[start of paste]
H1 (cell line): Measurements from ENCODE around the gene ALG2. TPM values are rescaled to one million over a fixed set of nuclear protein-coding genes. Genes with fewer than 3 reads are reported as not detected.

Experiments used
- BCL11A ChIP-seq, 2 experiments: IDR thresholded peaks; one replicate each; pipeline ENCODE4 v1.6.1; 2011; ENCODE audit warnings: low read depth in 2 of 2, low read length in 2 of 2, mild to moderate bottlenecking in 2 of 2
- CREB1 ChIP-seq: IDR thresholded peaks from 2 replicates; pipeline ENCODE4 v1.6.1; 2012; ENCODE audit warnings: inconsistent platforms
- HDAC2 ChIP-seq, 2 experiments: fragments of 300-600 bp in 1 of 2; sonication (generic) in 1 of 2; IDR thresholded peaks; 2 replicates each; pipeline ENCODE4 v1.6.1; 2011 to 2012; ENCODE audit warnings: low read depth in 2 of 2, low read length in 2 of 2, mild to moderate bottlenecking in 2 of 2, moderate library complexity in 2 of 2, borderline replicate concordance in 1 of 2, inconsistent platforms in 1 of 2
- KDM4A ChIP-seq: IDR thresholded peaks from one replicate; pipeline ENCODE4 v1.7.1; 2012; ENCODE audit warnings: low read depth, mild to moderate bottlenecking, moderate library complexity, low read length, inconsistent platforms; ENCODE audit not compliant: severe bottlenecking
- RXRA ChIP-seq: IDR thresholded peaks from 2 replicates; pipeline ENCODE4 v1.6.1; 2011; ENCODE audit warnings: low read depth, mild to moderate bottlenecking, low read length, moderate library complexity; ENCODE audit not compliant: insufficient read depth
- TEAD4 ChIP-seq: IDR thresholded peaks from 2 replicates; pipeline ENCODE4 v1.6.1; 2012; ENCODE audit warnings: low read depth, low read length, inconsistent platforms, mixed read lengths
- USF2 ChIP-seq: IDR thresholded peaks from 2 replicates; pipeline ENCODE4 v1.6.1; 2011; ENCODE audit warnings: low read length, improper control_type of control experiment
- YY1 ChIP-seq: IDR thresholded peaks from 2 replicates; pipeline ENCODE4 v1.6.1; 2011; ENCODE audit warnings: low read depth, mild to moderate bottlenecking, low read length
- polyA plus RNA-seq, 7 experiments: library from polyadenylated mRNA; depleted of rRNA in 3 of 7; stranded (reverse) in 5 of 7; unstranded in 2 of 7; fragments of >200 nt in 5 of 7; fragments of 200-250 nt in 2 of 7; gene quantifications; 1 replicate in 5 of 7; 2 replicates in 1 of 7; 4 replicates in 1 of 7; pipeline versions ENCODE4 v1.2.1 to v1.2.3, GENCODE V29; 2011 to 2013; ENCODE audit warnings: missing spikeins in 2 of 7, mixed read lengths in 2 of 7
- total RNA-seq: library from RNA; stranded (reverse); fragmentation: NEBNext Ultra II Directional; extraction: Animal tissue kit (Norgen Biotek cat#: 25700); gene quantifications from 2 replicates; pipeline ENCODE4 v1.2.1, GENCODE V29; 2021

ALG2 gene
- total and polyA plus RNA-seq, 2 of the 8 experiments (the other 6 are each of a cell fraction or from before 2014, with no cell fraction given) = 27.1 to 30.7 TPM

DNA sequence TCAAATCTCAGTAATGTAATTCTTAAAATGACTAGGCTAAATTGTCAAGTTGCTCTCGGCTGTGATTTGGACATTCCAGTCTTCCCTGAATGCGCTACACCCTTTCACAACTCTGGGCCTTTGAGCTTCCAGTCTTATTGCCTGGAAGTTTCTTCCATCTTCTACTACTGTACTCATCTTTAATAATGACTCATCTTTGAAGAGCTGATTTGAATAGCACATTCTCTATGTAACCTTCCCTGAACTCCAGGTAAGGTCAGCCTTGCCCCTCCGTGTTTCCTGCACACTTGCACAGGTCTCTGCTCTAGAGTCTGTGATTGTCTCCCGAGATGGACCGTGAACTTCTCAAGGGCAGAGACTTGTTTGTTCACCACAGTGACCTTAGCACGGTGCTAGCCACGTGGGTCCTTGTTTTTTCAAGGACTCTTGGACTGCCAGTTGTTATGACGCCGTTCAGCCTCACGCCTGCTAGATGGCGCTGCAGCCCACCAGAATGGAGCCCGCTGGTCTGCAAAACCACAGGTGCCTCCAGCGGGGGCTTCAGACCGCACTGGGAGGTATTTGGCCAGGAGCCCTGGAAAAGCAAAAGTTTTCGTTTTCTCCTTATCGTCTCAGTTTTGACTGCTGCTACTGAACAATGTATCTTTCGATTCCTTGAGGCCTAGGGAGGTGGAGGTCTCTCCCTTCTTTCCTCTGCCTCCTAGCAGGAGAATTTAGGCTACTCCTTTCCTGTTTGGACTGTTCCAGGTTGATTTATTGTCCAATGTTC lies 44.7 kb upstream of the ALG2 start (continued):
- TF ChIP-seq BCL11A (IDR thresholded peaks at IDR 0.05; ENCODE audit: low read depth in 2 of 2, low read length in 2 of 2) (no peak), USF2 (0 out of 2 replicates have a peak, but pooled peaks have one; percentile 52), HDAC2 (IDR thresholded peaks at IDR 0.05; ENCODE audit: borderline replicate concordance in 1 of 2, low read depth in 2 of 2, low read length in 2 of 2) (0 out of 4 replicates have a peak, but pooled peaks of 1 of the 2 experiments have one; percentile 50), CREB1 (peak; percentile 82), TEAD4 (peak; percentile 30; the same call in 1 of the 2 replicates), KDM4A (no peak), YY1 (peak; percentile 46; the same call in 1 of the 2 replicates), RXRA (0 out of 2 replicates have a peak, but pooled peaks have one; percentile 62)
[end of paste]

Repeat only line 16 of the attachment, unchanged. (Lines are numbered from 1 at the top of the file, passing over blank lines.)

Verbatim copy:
- TF ChIP-seq BCL11A (IDR thresholded peaks at IDR 0.05; ENCODE audit: low read depth in 2 of 2, low read length in 2 of 2) (no peak), USF2 (0 out of 2 replicates have a peak, but pooled peaks have one; percentile 52), HDAC2 (IDR thresholded peaks at IDR 0.05; ENCODE audit: borderline replicate concordance in 1 of 2, low read depth in 2 of 2, low read length in 2 of 2) (0 out of 4 replicates have a peak, but pooled peaks of 1 of the 2 experiments have one; percentile 50), CREB1 (peak; percentile 82), TEAD4 (peak; percentile 30; the same call in 1 of the 2 replicates), KDM4A (no peak), YY1 (peak; percentile 46; the same call in 1 of the 2 replicates), RXRA (0 out of 2 replicates have a peak, but pooled peaks have one; percentile 62)